WHY IS IT SO HARD?
Your family name has evolved since it was adopted. It may represent your family's sojourns in different countries, its spelling and pronunciation may have changed, and it may have been changed following a recent immigration.
Other factors, as mentioned in the previous article, are easy to understand. Spelling wasn't engraved in stone, people were illiterate or not literate in the common language of a specific area. Our ancestors didn't know how to spell their names and government officials were responsible for recording the names in registers or in important documents.
The official wrote the name the way he heard it. Perhaps the official was elderly and deaf in one ear, or your ancestor had a speech impediment or an accent. When your ancestor's cousin came in to record a later birth, however, a new younger official sat behind the desk, one whose hearing was excellent and the cousin spoke clearly.
When immigrants moved to a new country, they often changed their names. They wanted to make it easier for themselves, their neighbors and employers to spell or pronounce their names, and for official documents. If the original names were written in other alphabets - such as Cyrillic (Russian, Bulgarian etc.) - they were phonetically transliterated into English, providing many new spelling possibilities. Accents or dialects further complicated the choices.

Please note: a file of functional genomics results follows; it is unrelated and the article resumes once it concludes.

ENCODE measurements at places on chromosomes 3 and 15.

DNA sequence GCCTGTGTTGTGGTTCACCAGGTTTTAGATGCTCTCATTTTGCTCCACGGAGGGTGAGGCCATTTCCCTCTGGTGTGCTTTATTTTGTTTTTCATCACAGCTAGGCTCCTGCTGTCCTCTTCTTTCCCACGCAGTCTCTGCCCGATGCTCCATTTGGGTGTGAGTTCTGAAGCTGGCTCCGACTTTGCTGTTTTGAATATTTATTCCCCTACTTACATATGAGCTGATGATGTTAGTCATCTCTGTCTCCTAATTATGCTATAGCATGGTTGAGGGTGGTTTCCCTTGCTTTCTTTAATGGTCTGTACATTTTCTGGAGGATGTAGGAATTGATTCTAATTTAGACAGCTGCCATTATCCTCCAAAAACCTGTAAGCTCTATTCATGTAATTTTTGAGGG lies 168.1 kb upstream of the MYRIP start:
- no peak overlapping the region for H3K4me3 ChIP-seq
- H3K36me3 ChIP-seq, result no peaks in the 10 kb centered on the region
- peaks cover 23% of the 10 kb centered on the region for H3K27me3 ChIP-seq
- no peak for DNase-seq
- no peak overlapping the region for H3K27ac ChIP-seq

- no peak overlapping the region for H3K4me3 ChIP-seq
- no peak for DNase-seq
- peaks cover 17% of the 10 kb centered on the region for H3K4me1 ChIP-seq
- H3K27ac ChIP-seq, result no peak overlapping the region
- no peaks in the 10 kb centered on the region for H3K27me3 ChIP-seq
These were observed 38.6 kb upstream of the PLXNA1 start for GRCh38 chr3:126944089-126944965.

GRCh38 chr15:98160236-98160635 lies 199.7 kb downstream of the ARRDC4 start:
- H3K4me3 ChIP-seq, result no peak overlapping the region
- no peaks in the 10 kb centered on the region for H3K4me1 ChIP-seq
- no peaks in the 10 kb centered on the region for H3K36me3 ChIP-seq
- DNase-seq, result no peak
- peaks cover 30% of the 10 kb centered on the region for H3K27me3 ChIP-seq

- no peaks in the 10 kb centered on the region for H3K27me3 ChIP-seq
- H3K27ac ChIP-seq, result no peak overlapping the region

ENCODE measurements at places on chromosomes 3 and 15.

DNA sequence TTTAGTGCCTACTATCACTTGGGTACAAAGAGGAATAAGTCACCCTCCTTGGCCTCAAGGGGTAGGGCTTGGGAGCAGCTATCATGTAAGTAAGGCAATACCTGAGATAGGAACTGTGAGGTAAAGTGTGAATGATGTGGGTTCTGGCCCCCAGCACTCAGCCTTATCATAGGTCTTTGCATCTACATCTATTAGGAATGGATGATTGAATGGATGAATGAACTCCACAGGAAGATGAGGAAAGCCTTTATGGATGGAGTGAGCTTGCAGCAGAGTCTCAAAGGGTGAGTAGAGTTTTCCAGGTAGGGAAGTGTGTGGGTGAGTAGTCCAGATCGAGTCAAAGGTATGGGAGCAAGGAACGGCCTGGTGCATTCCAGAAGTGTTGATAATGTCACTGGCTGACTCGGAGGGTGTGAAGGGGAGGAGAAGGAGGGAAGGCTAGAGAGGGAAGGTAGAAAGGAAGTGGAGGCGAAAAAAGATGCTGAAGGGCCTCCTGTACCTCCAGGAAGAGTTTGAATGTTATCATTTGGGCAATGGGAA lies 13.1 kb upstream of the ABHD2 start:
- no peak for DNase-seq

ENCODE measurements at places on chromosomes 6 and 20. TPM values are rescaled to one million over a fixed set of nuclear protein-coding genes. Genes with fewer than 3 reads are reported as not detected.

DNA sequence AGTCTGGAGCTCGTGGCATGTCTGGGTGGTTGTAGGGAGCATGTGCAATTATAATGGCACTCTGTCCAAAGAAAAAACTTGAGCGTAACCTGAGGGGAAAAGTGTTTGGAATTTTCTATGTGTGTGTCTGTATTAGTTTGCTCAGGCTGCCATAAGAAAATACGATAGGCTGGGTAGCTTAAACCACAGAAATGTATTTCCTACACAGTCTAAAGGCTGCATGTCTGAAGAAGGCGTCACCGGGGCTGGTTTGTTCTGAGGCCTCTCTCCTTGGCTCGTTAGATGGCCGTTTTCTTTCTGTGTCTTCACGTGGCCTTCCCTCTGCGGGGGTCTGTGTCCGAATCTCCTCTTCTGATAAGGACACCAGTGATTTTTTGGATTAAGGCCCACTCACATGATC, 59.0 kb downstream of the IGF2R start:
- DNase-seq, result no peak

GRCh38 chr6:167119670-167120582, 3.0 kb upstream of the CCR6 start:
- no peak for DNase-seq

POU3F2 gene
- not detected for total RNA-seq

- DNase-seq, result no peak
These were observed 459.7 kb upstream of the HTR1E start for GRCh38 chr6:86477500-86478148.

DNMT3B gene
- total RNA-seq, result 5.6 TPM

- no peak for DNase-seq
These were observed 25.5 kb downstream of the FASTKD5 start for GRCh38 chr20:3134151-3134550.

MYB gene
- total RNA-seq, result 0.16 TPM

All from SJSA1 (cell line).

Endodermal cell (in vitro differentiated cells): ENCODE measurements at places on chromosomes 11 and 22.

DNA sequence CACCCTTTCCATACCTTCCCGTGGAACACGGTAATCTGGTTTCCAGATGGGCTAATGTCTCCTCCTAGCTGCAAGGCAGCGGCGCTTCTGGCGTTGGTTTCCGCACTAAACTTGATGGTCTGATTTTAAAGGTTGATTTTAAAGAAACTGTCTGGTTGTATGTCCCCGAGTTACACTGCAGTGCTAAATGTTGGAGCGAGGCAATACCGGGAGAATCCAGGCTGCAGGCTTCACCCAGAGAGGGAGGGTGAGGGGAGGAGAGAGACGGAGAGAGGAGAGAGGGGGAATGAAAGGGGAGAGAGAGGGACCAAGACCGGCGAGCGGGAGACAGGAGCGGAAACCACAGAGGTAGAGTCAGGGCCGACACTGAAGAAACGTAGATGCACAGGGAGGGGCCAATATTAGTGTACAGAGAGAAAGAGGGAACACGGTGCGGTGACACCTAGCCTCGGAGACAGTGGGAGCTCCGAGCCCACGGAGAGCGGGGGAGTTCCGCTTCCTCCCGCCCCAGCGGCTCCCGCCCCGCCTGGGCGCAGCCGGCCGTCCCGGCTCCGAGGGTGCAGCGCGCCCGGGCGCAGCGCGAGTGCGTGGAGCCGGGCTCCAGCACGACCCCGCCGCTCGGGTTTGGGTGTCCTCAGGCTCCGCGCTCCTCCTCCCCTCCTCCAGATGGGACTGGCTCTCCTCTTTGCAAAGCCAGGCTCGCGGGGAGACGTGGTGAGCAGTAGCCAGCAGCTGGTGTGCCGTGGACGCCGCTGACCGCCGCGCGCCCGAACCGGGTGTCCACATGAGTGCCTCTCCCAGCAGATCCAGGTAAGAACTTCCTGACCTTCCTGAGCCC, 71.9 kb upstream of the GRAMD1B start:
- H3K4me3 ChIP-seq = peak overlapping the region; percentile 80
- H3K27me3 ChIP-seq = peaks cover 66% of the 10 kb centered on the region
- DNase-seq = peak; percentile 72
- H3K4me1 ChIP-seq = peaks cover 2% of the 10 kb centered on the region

When specific letters or combinations of letters in an original language could not be understood properly in a new language, the immigrant tried to simplify it, but variations can be traced to those with difficult-to-understand accents and imperfect knowledge of English, in the case of U.S. immigrants. Thus, a name was pronounced one way and recorded another way. In fact, a search of a family through utilizing city directories might show how the immigrant kept changing his or her name. My great-grandfather, whose original name was TALALAY, used TOLINE in his petition for citizenship (and it explained why it took me years to find it!), changed to TOLIN and finally to TOLLIN, while his brother adopted TALLIN.
Immigrants sometimes felt that if they translated their name, it would be simpler. It might have been as easy as simply translating the old name into the new language. In Israel, a family named Mandelbaum (almond tree) in Europe may have selected Shaked (almond in Hebrew). Some immigrants wanted a complete break from their former lives, or they may have been escaping from conscription in the old country and still afraid of officials who might come looking for them - this alone was enough reason to adopt a new name.